Pink Street’s guide to the checkout processIf you’re a tenant getting ready to move out of your rented home, then it’s more than likely that you’ve already started to think about whether you are going to get all of your deposit back. Checkouts are important, and a successful checkout can reduce the chance of any deposit disputes. For landlords, it gives a clear record of the state of the property, and for tenants, it provides the opportunity to state a case for any damage caused during the tenancy.
Pink Street gives you a guide to the checkout process, so you know what to expect and have the best chance of getting your full deposit back.
Before checkoutYour landlord will give you the opportunity to be present at the checkout stage of your tenancy, and we strongly recommend that you do attend. As part of this, they should let you know about your exact responsibilities two weeks in advance (unless otherwise stated in your tenancy agreement).
Your landlord should let you know what they’re expecting from you and what you’ll have to do before you depart the property. If you’re unsure about your responsibilities as a tenant, then you can also check your tenancy agreement, where these will be listed clearly.
You should have been given a copy of your inventory by your landlord when you moved into the property. If you still have this available, then it’s a great tool to use when moving out. If not, ask your landlord for another copy. This way, you can check the inventory for an accurate description of the property from when you moved in, so you can compare it to its current state and undertake any work necessary to restore it to its previous state.
Additionally, as well as cleaning the property, there’s a couple of other things you should do:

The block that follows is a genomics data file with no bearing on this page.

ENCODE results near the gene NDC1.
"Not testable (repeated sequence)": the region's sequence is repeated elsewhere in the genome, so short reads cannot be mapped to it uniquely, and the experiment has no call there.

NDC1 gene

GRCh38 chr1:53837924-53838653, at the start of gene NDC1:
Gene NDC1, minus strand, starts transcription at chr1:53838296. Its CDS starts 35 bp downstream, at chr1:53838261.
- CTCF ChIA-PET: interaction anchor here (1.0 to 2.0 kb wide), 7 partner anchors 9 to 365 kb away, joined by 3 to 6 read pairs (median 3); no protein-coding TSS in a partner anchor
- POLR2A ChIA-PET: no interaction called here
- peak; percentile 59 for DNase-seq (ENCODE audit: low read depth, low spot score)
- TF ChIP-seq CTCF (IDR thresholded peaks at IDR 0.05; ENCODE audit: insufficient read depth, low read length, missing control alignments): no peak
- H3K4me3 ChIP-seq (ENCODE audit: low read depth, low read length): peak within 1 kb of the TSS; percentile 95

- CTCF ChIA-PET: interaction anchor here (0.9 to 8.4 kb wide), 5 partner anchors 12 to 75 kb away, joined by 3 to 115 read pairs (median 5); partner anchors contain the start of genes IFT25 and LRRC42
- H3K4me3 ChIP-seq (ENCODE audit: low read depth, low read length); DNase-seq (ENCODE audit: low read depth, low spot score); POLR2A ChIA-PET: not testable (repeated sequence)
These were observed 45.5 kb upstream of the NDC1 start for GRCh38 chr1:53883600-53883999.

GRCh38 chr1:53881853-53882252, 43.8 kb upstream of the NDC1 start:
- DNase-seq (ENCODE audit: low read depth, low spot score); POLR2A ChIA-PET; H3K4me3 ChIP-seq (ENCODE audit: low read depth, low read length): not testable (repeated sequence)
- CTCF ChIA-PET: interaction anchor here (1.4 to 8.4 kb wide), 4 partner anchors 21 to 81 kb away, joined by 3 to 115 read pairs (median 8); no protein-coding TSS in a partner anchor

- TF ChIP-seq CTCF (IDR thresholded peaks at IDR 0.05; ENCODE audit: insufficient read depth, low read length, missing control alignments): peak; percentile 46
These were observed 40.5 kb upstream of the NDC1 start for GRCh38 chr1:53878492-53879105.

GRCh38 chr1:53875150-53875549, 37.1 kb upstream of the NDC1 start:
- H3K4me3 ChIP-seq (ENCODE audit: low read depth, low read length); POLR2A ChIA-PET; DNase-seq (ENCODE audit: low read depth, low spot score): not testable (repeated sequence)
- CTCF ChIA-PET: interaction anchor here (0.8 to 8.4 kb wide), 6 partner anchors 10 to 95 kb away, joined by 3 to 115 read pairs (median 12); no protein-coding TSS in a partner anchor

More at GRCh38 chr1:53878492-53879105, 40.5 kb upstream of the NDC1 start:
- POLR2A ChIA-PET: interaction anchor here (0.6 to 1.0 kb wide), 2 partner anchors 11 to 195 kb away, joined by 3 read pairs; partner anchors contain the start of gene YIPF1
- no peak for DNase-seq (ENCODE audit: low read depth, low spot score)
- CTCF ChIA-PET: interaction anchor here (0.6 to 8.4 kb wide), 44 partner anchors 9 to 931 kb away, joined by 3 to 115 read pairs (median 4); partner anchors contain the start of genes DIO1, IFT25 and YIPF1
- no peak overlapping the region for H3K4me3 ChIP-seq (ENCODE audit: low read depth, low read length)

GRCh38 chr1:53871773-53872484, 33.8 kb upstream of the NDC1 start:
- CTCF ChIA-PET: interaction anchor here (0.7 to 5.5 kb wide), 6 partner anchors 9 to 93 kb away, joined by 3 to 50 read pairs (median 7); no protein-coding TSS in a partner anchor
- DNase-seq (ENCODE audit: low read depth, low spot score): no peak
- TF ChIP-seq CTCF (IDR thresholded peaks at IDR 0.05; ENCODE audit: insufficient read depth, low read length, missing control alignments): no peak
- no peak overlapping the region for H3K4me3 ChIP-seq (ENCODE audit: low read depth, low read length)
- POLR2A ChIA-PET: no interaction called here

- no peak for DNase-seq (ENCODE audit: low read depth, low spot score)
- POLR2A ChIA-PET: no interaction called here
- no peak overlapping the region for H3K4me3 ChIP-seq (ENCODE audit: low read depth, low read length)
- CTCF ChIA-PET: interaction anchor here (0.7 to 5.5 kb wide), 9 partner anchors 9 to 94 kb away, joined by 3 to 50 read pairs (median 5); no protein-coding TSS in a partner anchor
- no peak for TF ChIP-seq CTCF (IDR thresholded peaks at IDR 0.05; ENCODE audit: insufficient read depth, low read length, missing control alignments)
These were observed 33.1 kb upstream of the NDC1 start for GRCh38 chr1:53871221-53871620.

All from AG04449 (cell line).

- Ensure all items are where they were when you first moved in and are as described in the inventory.
- Make sure that all light bulbs are working.
- If you have a garden, cut the grass, de-weed and ensure that it’s left tidy.
- Defrost the freezer.
- Remove all remaining food containers from freezers, fridges and cupboards.
- Ensure that all utility bills (including council tax) are paid in full. Your landlord should then check the meter readings upon checkout. To settle any final bills, they may ask you for a forwarding address.
- If you have a telephone line, then inform your service provider that you’re moving.
- Ask for all your post to be re-directed. You can arrange this at the post office.
- If you have any furniture or white goods that you’re not planning to take with you, ensure that they’re disposed of safely, and don’t leave them in the property. If you’re unsure how, contact the Environmental Service Department.
At checkoutAfter completing any repair work and ensuring that the property is in the same state as it was when you first moved in, your checkout process should run relatively smoothly.
During checkout, your landlord will be inspecting the property for any damage, its overall condition, and its cleanliness. They’ll cross-reference this against the inventory to see whether the condition of the property has changed. If there are any changes to the condition of the property, or any dilapidations, then they’ll note these against the inventory.
In doing this, they’ll also take into account what’s known as ‘fair wear and tear’; especially if you’ve been a tenant for a long time. As such, they’ll expect items to change over time based on their age and usage. This is different to damage such as chips, rips or burns.
As soon as they’ve completed the checkout, they’ll complete a checkout report, comparing the property with the inventory. If your property is clean, and in the same state as when you first occupied it, then there should be no deductions from your deposit, meaning that you can both sign and date the form there and then, confirming as such.
If your landlord does wish to make any deductions, then this is the point that they will tell you. They should tell you what they are deducting and their reason for deducting this amount. At this point, you can either accept their conclusions, reject it and appeal, or come to a mutual agreement. If you either accept or come to an agreement, then this can be noted on the signed and dated form. If you do dispute the return of your deposit, then your tenancy deposit protection scheme will offer a free dispute resolution service, but both you and your landlord will have to agree to it. You’ll then both be asked to offer evidence, and the decision they make about your deposit is final.